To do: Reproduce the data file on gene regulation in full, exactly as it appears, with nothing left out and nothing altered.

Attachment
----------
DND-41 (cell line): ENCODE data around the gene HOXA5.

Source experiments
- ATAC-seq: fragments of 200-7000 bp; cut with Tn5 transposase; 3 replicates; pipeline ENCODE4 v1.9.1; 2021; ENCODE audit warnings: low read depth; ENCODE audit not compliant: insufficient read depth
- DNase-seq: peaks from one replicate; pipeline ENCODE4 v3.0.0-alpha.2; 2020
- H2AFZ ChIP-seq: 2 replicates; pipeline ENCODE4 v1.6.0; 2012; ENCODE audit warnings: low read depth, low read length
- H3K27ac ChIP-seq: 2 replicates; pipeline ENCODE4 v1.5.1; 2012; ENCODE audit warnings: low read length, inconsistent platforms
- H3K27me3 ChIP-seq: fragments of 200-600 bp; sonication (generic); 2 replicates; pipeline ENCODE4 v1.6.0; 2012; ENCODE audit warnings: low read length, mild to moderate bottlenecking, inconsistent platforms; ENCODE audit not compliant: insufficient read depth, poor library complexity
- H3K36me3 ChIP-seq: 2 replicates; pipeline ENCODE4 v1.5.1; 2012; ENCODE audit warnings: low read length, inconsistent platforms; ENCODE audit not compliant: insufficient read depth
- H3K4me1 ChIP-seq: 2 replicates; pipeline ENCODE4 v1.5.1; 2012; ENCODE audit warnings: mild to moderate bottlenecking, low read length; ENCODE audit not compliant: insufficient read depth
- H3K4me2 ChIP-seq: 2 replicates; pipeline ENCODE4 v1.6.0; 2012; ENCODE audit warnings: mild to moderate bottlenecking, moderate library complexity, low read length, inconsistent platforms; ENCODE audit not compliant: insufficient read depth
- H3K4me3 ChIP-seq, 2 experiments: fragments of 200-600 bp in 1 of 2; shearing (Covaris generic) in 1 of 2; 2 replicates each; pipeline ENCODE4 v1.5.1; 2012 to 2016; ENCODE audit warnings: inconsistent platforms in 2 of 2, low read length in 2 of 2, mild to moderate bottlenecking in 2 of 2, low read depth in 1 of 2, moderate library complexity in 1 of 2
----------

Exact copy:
DND-41 (cell line): ENCODE data around the gene HOXA5.

Source experiments
- ATAC-seq: fragments of 200-7000 bp; cut with Tn5 transposase; 3 replicates; pipeline ENCODE4 v1.9.1; 2021; ENCODE audit warnings: low read depth; ENCODE audit not compliant: insufficient read depth
- DNase-seq: peaks from one replicate; pipeline ENCODE4 v3.0.0-alpha.2; 2020
- H2AFZ ChIP-seq: 2 replicates; pipeline ENCODE4 v1.6.0; 2012; ENCODE audit warnings: low read depth, low read length
- H3K27ac ChIP-seq: 2 replicates; pipeline ENCODE4 v1.5.1; 2012; ENCODE audit warnings: low read length, inconsistent platforms
- H3K27me3 ChIP-seq: fragments of 200-600 bp; sonication (generic); 2 replicates; pipeline ENCODE4 v1.6.0; 2012; ENCODE audit warnings: low read length, mild to moderate bottlenecking, inconsistent platforms; ENCODE audit not compliant: insufficient read depth, poor library complexity
- H3K36me3 ChIP-seq: 2 replicates; pipeline ENCODE4 v1.5.1; 2012; ENCODE audit warnings: low read length, inconsistent platforms; ENCODE audit not compliant: insufficient read depth
- H3K4me1 ChIP-seq: 2 replicates; pipeline ENCODE4 v1.5.1; 2012; ENCODE audit warnings: mild to moderate bottlenecking, low read length; ENCODE audit not compliant: insufficient read depth
- H3K4me2 ChIP-seq: 2 replicates; pipeline ENCODE4 v1.6.0; 2012; ENCODE audit warnings: mild to moderate bottlenecking, moderate library complexity, low read length, inconsistent platforms; ENCODE audit not compliant: insufficient read depth
- H3K4me3 ChIP-seq, 2 experiments: fragments of 200-600 bp in 1 of 2; shearing (Covaris generic) in 1 of 2; 2 replicates each; pipeline ENCODE4 v1.5.1; 2012 to 2016; ENCODE audit warnings: inconsistent platforms in 2 of 2, low read length in 2 of 2, mild to moderate bottlenecking in 2 of 2, low read depth in 1 of 2, moderate library complexity in 1 of 2